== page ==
death at a lake

Written Sunday evening.

Today I saw a man die. Or maybe he as already dead. And another one remained under the water to surface later – most likely when his body becomes bloated and rises to the surface. Today two men died. Needlessly.

We all needed a day of rest, a relaxing afternoon. So we headed to a lake about 45 minutes from Ndola. The plan was to relax on the grass, read books, play games, take naps, and have a late lunch. I talked, I read, I napped, and I was reading again when Erin, having heard of an accident, said, “Do you know CPR?” Yes.

I, who do not run, sprinted barefoot after her down the path around the lake. A minute or two later we came to the scene. A man was down, was surrounded, was unconscious, possibly vomited lake water, and was non-responsive. I bent down to help. The man instructing said he was a medical doctor. Then a man next to him said he was a nurse. Yet it was wrong. All wrong. If he had vomited, his head should have been on his side so he did not take it back in again. His head was not tilted back. Compressions in the wrong spot. The doctor said he could not do anything – there was no first aid kit, no adrenaline. But that is not what was wrong. I tried to speak up, to say something. But he was a medical doctor and he wanted to go to the clinic.

Normally, I am loud and I take charge. But somehow, not today. For some reason, I tried to help, but I did not take charge. I demonstrated once. I explained. But he was a medical doctor. I am not a medical professional, but I know what was done was wronge. The unnamed man, possibly then a corpse, but it seemed his spirit was not gone, was loaded into the car and driven away. A man in a murky lake was still down, buried under water. I offered to swim, to dive a grid to find his body. No mask, no googles, could be found. Nothing. And so I stayed on shore. As we left an hour later, the fire truck came screaming towards the lake. I wondered, Do the firemen know how to swim?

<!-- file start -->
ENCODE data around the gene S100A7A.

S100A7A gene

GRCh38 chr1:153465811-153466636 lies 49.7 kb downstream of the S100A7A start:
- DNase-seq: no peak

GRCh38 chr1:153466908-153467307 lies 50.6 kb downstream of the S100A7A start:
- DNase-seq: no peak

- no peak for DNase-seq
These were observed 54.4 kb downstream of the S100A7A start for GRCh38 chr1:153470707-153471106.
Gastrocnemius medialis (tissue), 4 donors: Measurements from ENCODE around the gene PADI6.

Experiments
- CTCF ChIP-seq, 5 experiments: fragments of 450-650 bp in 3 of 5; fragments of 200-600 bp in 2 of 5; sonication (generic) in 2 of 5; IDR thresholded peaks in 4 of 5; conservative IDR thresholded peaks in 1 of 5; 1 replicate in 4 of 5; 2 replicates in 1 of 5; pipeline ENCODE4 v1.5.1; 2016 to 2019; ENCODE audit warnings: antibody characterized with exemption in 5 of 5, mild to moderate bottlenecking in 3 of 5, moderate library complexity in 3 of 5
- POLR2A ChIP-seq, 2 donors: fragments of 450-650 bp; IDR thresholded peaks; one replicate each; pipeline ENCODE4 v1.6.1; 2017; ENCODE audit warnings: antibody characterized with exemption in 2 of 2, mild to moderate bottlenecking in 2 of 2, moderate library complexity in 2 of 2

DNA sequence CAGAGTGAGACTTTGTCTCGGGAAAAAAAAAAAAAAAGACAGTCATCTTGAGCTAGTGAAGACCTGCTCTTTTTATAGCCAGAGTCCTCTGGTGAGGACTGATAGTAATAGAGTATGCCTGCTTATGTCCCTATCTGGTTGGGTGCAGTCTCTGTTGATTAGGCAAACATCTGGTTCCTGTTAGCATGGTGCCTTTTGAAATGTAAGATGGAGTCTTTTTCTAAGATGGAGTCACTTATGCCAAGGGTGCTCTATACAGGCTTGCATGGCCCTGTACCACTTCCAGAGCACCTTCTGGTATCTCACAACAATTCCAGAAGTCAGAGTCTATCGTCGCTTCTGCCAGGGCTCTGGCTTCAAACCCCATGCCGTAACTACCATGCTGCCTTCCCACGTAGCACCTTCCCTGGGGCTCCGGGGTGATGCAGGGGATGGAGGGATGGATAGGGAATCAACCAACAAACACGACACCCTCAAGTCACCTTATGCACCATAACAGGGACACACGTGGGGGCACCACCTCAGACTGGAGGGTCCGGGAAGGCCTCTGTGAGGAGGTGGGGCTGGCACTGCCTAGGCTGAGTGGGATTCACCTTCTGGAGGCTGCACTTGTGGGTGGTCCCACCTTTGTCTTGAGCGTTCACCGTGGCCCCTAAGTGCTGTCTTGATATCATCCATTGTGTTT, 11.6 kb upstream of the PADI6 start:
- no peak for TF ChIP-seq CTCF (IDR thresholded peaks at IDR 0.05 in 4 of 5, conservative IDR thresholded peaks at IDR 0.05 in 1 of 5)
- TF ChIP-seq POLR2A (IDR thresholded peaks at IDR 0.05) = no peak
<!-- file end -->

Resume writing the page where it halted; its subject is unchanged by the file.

It started with five men in a canoe. Five men who were clearly not good swimmers, if swimmers at all. I do not know why, but the canoe tipped. I know that some of these men were rescued by some teenagers, some children, who recognized the problem and helped. One man was dragged to shore and died there, and one man died in the lake. Three men lived.

Life is a fragile thing. So so fragile. This is easy to forget when we are not surrounded by death. Or when those who die are old or have long been ill. But accidents happen and people die. People die because of infections and disease, because of accidents and preventable things.

So many things can be said about today. What I choose to say is that what happened today was preventable. Today cannot be changed, but tomorrow can be. And so this is what I ask you: Do you know how to swim? Do your children know how to swim? Do you know basic first aid and CPR? If you answered No to any of these questions, please, please change your answer. You have the power to change your answer. It might not be easy, and it might mean facing a fear. But, tomorrow, it could mean life or death. Today people did not know what to do and people needlessly died. Please be prepared so that tomorrow’s accident does not happen or so that, when it does, you know what to do. Please.

3 Replies to “death at a lake”

  1. The summer before I headed to college a boy in our youth group drowned. He was a good athelete and knew how to swim, so it was strange. I was not at the lake with the group that day. I felt guilty because I was a trained life guard and could have done something had I been there. I don’t know that this one could have been prevented, but it was tragic and it made me realize at 18 how fragile life is and that I needed to say ‘I love you’ more frequently to those I love because you never know when it may be the last. I love you friend!

  2. Thinking of you as you continue to process this horrific experience. We never knew when we moved to the Philippines what all we would experience but we never thought it would involve what Thomas experienced at the local hospital. Trusting that we never need medical care here…So many in the States complain about health care but few grasp the blessing of the resources available to them compared to other countries.

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